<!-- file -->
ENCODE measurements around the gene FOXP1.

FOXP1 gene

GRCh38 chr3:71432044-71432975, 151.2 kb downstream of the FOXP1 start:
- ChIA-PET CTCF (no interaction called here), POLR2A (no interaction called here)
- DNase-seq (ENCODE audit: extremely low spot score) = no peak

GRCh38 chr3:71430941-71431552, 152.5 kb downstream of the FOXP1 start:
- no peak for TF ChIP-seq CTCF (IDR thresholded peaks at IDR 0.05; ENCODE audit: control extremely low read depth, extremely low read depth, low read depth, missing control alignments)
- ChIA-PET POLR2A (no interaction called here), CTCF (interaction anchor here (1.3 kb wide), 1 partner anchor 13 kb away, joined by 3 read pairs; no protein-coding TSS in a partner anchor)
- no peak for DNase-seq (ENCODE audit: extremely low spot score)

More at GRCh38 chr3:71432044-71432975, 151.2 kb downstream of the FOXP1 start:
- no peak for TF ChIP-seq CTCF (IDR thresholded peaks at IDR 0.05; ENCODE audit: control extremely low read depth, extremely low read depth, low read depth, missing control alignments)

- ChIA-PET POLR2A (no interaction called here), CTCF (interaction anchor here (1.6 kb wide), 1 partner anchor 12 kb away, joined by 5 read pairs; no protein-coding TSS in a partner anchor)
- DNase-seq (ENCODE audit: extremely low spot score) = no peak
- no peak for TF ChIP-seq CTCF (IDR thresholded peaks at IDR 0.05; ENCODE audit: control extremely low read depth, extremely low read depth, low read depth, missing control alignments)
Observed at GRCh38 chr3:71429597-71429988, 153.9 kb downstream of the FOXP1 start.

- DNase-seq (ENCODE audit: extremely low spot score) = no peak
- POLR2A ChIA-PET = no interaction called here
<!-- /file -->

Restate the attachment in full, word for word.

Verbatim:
ENCODE measurements around the gene FOXP1.

FOXP1 gene

GRCh38 chr3:71432044-71432975, 151.2 kb downstream of the FOXP1 start:
- ChIA-PET CTCF (no interaction called here), POLR2A (no interaction called here)
- DNase-seq (ENCODE audit: extremely low spot score) = no peak

GRCh38 chr3:71430941-71431552, 152.5 kb downstream of the FOXP1 start:
- no peak for TF ChIP-seq CTCF (IDR thresholded peaks at IDR 0.05; ENCODE audit: control extremely low read depth, extremely low read depth, low read depth, missing control alignments)
- ChIA-PET POLR2A (no interaction called here), CTCF (interaction anchor here (1.3 kb wide), 1 partner anchor 13 kb away, joined by 3 read pairs; no protein-coding TSS in a partner anchor)
- no peak for DNase-seq (ENCODE audit: extremely low spot score)

More at GRCh38 chr3:71432044-71432975, 151.2 kb downstream of the FOXP1 start:
- no peak for TF ChIP-seq CTCF (IDR thresholded peaks at IDR 0.05; ENCODE audit: control extremely low read depth, extremely low read depth, low read depth, missing control alignments)

- ChIA-PET POLR2A (no interaction called here), CTCF (interaction anchor here (1.6 kb wide), 1 partner anchor 12 kb away, joined by 5 read pairs; no protein-coding TSS in a partner anchor)
- DNase-seq (ENCODE audit: extremely low spot score) = no peak
- no peak for TF ChIP-seq CTCF (IDR thresholded peaks at IDR 0.05; ENCODE audit: control extremely low read depth, extremely low read depth, low read depth, missing control alignments)
Observed at GRCh38 chr3:71429597-71429988, 153.9 kb downstream of the FOXP1 start.

- DNase-seq (ENCODE audit: extremely low spot score) = no peak
- POLR2A ChIA-PET = no interaction called here